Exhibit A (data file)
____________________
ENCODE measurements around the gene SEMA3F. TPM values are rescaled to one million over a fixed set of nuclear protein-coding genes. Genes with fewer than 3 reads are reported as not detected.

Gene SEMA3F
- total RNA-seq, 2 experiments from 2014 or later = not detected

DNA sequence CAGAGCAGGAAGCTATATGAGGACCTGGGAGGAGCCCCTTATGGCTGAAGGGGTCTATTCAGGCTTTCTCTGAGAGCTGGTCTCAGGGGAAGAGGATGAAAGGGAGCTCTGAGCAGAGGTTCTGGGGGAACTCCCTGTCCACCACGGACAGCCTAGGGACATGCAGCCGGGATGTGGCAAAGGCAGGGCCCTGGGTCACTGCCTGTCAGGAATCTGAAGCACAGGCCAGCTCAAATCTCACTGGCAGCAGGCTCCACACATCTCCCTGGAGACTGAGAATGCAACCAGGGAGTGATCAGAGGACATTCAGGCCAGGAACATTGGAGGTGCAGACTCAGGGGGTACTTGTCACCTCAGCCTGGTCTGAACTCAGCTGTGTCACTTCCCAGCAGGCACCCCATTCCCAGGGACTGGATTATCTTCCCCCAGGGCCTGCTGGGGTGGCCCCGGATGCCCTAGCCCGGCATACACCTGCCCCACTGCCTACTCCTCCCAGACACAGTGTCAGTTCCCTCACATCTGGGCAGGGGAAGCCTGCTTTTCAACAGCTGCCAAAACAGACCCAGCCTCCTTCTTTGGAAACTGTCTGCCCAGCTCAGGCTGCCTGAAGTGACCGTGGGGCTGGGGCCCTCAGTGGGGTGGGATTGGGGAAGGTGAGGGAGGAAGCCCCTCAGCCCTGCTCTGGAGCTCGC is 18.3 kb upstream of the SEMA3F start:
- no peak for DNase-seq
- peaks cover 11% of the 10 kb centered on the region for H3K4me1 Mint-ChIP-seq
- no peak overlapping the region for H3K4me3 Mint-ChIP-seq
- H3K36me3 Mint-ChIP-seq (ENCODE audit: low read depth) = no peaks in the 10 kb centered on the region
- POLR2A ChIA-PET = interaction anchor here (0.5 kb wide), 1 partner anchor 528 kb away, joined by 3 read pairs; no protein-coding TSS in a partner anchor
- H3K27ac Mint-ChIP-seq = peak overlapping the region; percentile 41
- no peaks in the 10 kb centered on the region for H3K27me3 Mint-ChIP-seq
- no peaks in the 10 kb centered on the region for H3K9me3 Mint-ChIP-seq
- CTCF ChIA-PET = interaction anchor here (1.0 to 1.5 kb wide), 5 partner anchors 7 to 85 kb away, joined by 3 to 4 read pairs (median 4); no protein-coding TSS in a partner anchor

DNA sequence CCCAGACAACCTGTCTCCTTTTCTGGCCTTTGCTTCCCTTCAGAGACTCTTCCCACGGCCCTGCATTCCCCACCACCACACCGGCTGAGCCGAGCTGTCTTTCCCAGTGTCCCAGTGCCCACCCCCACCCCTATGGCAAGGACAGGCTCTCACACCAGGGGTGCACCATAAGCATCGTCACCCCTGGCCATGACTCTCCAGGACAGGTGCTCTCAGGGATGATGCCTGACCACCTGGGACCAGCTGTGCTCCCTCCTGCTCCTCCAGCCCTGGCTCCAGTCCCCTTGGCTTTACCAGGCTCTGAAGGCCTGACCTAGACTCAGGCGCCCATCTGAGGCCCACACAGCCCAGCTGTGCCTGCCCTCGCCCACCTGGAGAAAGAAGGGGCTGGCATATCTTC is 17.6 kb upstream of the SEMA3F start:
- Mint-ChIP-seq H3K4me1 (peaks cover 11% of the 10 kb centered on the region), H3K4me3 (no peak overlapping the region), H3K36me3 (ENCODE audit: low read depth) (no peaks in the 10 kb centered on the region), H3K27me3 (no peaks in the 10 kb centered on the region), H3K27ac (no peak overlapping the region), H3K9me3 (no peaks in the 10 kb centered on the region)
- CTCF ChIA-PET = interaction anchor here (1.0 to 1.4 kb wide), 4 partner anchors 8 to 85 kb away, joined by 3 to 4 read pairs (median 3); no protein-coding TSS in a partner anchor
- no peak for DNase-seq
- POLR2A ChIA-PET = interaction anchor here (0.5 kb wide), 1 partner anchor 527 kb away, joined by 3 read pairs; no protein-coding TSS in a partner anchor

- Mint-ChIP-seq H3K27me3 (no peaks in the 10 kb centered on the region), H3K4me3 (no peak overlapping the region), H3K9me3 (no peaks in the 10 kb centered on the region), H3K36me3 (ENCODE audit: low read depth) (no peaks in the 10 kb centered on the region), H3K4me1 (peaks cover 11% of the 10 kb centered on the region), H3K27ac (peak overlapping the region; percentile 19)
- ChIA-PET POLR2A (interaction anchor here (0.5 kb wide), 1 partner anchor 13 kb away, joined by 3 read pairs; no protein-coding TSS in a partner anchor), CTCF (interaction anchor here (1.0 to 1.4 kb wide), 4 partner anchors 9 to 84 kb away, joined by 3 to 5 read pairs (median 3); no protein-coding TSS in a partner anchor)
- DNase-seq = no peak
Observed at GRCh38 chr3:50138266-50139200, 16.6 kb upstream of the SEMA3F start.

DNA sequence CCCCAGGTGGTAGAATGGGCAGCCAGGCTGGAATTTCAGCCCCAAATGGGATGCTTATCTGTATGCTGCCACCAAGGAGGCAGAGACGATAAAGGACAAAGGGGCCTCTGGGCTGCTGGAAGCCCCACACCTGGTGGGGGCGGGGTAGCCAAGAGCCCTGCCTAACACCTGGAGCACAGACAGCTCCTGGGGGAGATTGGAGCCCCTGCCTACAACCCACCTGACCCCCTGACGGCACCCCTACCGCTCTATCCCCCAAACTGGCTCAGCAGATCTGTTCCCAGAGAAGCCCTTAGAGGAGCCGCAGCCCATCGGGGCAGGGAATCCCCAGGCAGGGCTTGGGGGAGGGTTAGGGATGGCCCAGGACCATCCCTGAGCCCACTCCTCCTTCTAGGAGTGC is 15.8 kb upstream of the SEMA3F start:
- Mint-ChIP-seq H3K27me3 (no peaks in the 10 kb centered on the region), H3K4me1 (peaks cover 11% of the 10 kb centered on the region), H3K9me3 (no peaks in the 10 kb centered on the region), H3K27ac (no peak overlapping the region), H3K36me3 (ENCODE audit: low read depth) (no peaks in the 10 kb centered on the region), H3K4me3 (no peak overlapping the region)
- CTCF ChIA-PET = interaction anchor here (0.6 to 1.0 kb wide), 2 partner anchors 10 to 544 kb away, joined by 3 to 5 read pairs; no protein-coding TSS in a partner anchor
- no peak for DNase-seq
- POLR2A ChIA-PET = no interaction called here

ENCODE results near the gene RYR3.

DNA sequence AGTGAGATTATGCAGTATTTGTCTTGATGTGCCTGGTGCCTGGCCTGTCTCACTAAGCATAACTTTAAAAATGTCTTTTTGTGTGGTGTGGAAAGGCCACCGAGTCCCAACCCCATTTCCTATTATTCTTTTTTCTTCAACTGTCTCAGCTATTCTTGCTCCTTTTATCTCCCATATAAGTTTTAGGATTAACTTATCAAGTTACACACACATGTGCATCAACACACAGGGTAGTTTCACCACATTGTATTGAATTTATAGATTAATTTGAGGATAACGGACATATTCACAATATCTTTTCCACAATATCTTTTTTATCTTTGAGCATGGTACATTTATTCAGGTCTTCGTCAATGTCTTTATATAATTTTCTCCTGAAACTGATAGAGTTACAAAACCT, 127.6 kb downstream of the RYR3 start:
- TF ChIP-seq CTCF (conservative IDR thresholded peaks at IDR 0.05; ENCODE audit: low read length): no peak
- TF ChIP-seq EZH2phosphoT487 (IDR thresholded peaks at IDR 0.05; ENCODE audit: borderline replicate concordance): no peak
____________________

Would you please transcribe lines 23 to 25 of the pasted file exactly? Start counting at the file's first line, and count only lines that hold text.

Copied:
DNA sequence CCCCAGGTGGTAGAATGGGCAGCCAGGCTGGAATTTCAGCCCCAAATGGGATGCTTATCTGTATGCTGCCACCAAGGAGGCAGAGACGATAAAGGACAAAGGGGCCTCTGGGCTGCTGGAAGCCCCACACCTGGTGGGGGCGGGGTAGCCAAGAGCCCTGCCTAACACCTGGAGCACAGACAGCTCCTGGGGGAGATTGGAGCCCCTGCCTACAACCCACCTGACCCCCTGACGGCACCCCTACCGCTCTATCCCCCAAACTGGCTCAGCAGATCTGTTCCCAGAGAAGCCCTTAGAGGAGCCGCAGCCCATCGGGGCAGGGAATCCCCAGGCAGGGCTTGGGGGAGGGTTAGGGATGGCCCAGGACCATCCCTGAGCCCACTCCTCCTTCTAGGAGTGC is 15.8 kb upstream of the SEMA3F start:
- Mint-ChIP-seq H3K27me3 (no peaks in the 10 kb centered on the region), H3K4me1 (peaks cover 11% of the 10 kb centered on the region), H3K9me3 (no peaks in the 10 kb centered on the region), H3K27ac (no peak overlapping the region), H3K36me3 (ENCODE audit: low read depth) (no peaks in the 10 kb centered on the region), H3K4me3 (no peak overlapping the region)
- CTCF ChIA-PET = interaction anchor here (0.6 to 1.0 kb wide), 2 partner anchors 10 to 544 kb away, joined by 3 to 5 read pairs; no protein-coding TSS in a partner anchor